I have experienced the metallic taste - I will never put spaghetti sauce in it again!
My new (to me) house has a ceramic smooth-top stove & the book says DO NOT use cast iron skillets. However, I have been told that it will not hurt anything unless you scoot it around too much & scratch the surface. I'm still afraid to try - maybe after the new wears off - I just plug up my single hot plate if I want to top-of-the-stove something in them. Does anybody out there know for sure?
Oh yeah - back to the subject - Corazon you are getting the real scoop from these great people - I don't think cornbread or fried chicken would taste as good in anything else - go for it! Glenda
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Old 04-25-2006, 01:20 PM   #18
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You know, that's exactly why I did NOT buy a smooth-top range when we bought a new one 9 years ago.

They had the instruction booklets for each range attached to them so buyer's could check them out more thoroughly. Every single smooth-top clearly stated that neither cast-iron nor woks were to be used on them.

Sorry - both my cast-iron pans & my wok are integral parts of my cooking enjoyment that I value far more highly than easy range-top cleaning.
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Old 04-25-2006, 01:47 PM   #19
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I use my cast iron skillets on my ceramic top stove all the time, like nearly daily. I also use my steel wok on my ceramic stove. The stove came with the house I bought and I'd sooner cut off my arm than not use my cast iron.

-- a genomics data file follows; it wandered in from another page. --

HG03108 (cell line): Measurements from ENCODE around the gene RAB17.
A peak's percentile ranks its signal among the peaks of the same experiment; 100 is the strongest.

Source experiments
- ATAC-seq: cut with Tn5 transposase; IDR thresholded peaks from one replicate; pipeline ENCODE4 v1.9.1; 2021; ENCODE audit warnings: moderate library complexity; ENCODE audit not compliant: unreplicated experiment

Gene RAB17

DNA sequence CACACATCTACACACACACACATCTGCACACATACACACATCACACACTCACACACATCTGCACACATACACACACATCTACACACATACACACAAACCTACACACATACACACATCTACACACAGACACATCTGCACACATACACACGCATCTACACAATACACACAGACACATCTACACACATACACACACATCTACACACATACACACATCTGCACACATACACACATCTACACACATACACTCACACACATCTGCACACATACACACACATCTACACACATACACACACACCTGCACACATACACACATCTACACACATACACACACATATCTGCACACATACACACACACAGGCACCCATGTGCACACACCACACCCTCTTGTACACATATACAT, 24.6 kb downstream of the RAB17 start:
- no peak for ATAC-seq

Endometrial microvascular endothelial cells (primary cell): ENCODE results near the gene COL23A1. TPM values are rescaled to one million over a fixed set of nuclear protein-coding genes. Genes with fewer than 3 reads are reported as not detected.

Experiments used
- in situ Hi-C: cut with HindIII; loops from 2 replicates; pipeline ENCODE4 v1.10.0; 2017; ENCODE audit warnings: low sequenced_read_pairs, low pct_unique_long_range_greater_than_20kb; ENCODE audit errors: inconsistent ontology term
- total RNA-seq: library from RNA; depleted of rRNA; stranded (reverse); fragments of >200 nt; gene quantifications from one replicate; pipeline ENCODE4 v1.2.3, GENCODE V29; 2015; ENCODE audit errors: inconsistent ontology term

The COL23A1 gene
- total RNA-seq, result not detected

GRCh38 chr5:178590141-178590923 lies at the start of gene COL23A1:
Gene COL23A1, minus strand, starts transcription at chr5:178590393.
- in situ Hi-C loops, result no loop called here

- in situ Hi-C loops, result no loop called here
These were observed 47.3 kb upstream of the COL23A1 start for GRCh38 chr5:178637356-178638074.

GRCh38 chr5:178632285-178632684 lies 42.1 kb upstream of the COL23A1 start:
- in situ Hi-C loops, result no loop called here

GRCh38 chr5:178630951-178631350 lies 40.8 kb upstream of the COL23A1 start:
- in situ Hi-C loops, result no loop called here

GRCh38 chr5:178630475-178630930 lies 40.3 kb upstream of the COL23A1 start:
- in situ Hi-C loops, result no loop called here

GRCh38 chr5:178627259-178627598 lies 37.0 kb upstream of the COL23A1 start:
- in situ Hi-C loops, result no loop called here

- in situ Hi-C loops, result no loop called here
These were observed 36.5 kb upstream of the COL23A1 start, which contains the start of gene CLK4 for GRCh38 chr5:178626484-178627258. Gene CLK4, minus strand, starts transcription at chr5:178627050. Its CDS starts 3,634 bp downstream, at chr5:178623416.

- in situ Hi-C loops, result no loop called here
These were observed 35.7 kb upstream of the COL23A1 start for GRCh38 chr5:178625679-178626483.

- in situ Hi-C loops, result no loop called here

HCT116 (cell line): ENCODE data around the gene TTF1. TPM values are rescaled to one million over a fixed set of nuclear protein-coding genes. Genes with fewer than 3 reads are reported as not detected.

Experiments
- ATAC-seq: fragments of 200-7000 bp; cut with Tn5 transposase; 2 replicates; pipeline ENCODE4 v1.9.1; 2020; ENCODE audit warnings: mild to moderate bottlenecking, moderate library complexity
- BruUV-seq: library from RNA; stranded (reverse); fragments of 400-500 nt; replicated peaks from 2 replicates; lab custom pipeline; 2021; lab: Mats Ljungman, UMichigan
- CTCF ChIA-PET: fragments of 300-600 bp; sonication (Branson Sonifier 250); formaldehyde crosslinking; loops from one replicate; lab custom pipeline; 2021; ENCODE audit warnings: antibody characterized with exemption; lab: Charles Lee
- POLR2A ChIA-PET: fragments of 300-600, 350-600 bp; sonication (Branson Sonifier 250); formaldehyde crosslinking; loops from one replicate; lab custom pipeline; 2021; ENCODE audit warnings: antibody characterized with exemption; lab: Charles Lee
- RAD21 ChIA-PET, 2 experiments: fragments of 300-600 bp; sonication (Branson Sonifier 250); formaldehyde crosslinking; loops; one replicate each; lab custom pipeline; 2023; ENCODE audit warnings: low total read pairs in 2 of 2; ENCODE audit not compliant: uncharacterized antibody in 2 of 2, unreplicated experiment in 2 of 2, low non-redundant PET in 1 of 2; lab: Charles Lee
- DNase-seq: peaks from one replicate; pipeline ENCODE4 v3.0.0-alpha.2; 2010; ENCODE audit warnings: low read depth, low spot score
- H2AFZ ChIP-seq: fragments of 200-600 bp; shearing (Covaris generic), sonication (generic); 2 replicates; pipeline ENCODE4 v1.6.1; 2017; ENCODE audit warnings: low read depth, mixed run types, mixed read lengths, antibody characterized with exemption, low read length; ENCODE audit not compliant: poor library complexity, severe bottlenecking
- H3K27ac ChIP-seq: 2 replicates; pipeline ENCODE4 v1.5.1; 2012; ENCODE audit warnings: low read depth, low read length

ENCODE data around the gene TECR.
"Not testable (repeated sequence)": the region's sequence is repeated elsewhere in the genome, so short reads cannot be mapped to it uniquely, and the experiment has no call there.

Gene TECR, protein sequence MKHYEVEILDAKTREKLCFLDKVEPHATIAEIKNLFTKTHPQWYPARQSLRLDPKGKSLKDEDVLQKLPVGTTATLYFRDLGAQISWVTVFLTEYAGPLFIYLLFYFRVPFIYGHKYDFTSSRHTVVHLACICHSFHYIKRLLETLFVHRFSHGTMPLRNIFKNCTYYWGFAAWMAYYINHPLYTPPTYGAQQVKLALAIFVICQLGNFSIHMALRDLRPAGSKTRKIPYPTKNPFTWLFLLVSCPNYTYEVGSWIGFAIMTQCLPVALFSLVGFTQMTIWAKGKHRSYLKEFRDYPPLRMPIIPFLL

No problems whatsoever. Works perfectly. I have done so for 8 years, now. I have one very small scratch on the surface, but don't even remember how that happened. I have had way more trouble with burned on sugar.

It suspect it has nothing to do with performance and everything to do with scratching and breaking of the ceramic surface. Some mfrs warranty for breakage.

My cast iron is very well seasoned and I can't distinguish any taste when I cook with wine, but when I cook with tomatoes or vinegar I can taste the iron. Also, it has colored the food.
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Old 04-25-2006, 02:00 PM   #20
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Quote:
Originally Posted by GB
Well that is the key breezy, it has to be very well seasoned. If it is then the seasoning is almost like a force field protecting the metal underneith. If the seasoning is not strong enough though then you will taste the metal.
'lol, do i have to say "sheilds up" when i start cooking with my pan?

cora, i have a lodge cast iron "grill" pan, and a very old cast iron pan my mom passed down to me. i use them for things that require searing, then finishing in the oven like thicks steaks and such.

i did a little research on my lunch hour, and found out that there are newer production techniques that allow for the creation of a lighter weight cast iron.here is a little info: http://www.productionmachining.com/a...s/030302.htmli

also, i wouldn't put it past the chinese to have shaved a few millimeters off the pan's thickness, again reducing weight.

since heat transfers through dense metals more evenly, i would think the heavier cast iron pans would be better for cooking. but the trade off is weight and mobility.